Chris Honoré: A fight for democracy

Demonstrators show support for Ukraine in Paris in March. Photo via Pixabay
March 18, 2022

Bold lies tear fragile social fabric

By Chris Honoré

What Russia is perpetrating in Ukraine defies understanding, and all but requires a suspension of disbelief: the unprovoked military invasion of a sovereign country. Who among us has not been deeply moved by the remarkable courage, the grim tenacity and the extraordinary resistance of the Ukrainian people in the name of democracy and freedom?

Chris Honoré

We have watched the images on screens large and small. And thus we bear witness to the appalling destruction and death as more than two million desperate Ukrainians, many with small children in arms, with meager possessions in hand, risk their lives to leave by any means possible in search of refuge. Not since World War II have we seen such an exodus, and we can only imagine the wrenching grief for all who are left behind.

We have listened to Ukrainian President Volodymyr Zelenskyy refuse to yield in the face of unimaginable loss. How many civilians, including children, have been wounded or killed by Russian air strikes and shelling is unknown, but chillingly we hear of the existence of mass grave sites filled with bodies wrapped in plastic and cloth.

Recently, President Zelenskyy addressed the British Parliament in a restrained yet emotional voice, reminiscent of Winston Churchill in 1940, saying, “We will not surrender, we will not lose, we will go to the end. We will fight at sea, we will fight in the air, we will protect our land, we will fight everywhere … and we will not surrender. We will continue fighting in the forests, in the fields, on shores, in the streets.”

Of course, as he spoke, he was fully aware that there were those in the audience who had seen the familiar face of totalitarianism before. There were those listening to his words who remembered bombs dropping on London, of countless civilians killed, of the German Wehrmacht invading sovereign European countries, leaving in their wake a similar destruction. They have seen the face of evil and stared into the abyss of war before.

It is my hope that this moment will give all Americans pause, as Ukrainians, not unlike the Brits, make evident the price they are willing to pay for their freedom and their democracy.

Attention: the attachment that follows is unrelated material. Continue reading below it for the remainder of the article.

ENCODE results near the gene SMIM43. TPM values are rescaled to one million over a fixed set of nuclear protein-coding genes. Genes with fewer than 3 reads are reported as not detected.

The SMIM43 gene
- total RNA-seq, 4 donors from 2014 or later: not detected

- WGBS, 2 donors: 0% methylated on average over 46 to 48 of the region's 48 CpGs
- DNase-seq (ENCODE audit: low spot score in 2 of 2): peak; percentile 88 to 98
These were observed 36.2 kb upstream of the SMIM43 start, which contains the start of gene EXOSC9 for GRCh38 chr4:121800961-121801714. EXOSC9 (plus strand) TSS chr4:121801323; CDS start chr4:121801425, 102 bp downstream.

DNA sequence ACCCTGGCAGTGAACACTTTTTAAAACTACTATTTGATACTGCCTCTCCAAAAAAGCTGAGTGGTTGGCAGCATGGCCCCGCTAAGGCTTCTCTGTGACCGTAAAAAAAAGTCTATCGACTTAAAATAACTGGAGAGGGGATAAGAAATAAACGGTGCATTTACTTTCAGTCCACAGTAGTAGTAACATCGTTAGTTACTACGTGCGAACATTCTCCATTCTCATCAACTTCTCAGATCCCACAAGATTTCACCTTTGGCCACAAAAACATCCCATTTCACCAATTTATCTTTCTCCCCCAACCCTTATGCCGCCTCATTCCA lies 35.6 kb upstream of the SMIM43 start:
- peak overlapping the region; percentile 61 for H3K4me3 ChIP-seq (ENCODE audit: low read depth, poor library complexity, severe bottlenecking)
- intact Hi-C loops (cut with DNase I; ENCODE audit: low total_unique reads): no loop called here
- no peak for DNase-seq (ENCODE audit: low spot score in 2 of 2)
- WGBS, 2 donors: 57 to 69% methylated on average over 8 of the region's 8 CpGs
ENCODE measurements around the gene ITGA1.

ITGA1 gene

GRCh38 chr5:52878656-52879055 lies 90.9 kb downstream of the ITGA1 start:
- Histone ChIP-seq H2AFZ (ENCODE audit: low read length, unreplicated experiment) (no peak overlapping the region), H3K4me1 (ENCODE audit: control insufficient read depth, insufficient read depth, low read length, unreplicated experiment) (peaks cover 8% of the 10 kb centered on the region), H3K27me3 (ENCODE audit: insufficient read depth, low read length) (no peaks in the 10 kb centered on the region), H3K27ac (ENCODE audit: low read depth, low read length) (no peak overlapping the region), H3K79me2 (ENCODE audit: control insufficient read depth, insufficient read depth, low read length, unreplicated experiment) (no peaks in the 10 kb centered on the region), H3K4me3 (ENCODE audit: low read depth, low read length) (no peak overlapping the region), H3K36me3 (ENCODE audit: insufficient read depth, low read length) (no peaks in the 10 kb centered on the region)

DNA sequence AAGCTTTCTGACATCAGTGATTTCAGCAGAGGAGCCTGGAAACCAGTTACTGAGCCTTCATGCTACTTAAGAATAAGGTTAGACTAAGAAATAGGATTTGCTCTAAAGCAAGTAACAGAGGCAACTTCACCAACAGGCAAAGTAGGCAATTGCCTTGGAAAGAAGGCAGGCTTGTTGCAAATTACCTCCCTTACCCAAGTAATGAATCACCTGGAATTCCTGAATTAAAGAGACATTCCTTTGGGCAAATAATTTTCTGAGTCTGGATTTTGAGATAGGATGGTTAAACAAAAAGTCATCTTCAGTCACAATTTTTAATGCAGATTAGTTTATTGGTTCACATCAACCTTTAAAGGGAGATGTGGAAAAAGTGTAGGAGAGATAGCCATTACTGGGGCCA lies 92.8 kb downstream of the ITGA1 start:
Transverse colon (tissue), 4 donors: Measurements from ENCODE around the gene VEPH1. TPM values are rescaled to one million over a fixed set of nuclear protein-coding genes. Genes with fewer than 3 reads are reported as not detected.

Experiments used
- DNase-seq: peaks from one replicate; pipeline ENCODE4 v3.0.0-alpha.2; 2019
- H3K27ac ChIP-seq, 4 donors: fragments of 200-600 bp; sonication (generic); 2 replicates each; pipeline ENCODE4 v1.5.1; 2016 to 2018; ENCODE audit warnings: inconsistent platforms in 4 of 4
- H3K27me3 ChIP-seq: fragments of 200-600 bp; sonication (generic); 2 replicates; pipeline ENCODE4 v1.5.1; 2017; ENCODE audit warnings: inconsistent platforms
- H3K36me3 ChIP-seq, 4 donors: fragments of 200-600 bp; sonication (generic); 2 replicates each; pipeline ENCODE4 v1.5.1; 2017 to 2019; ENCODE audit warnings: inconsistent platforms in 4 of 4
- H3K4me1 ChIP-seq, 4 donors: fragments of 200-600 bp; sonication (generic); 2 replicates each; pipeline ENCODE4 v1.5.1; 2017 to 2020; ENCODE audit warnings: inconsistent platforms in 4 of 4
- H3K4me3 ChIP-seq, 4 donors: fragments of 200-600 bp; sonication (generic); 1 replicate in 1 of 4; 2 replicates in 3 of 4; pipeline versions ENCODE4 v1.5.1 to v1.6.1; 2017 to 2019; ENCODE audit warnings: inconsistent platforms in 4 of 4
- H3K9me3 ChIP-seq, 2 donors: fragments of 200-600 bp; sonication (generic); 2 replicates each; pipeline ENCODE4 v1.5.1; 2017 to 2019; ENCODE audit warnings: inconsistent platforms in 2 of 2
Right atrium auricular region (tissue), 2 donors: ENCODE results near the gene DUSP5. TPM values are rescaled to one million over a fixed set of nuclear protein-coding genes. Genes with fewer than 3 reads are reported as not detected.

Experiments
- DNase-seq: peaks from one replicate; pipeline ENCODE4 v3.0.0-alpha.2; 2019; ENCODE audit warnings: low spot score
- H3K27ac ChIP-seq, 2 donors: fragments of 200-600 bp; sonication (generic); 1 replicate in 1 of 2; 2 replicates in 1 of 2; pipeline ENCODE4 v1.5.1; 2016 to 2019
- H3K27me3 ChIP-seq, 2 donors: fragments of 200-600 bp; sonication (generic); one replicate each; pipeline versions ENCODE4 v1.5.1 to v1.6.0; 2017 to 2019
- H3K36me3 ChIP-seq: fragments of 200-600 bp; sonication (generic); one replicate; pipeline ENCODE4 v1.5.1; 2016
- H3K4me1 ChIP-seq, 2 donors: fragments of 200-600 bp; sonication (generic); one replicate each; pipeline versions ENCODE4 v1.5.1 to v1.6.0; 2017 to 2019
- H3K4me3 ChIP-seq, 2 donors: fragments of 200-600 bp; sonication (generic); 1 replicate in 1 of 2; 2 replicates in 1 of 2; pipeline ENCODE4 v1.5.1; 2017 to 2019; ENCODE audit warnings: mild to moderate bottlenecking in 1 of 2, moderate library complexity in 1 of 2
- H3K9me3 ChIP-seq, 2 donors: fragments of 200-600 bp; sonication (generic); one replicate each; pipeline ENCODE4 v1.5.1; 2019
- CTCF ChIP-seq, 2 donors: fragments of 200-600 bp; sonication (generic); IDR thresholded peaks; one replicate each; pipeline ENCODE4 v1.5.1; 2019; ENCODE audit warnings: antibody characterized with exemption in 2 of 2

We have, of late, after four years of authoritarian leadership, after the Jan. 6 insurrection, after the “Big Lie” echo, been told that our own democracy is at risk. According to a recent Schoen-Cooperman Research survey, we hear voters are losing faith in our elections, our institutions and, most of all, in the ability of our democracy to survive. Is it possible that a plurality of Americans believe that the elections of 2022 and 2024 will be tainted, and a majority of Republicans believe President Biden did not legitimately win the 2020 election?

We know that the freedom to vote is fundamental to our democratic system of government, and yet, inexplicably, as of January 2022, 27 states have introduced, pre-filed, or carried over 250 bills with voting restrictions, many impacting voters of color. Mail-in voting is being curtailed while the ability to challenge ballot signatures would be made easier; stricter ID requirements (i.e. proof of citizenship) are required for in-person voting; partisan actors can remove election officials from office; same-day voter registration would be eliminated; ballot drop boxes would be reduced in number or eliminated altogether.

All of the above is justified by the myth of widespread voter fraud and stolen elections, collectively intended to undermine our faith in the election process as one party seeks power at whatever cost.

Democracy, for all of its resilience, is also fragile, and so must be guarded if it is to prevail. I’m reminded of a quote found in the journal of James McHenry (1753-1816), a delegate to the Constitutional Convention. He wrote: “At the end of the Convention, a lady asked Dr. Franklin, ‘Well Doctor, what have we got, a republic or a monarchy?’ Franklin responded, saying, ‘A republic, madam, if you can keep it.’” Indeed.

Email Ashland resident Chris Honoré at

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Bert Etling

Bert Etling

Bert Etling is the executive editor of Email him at

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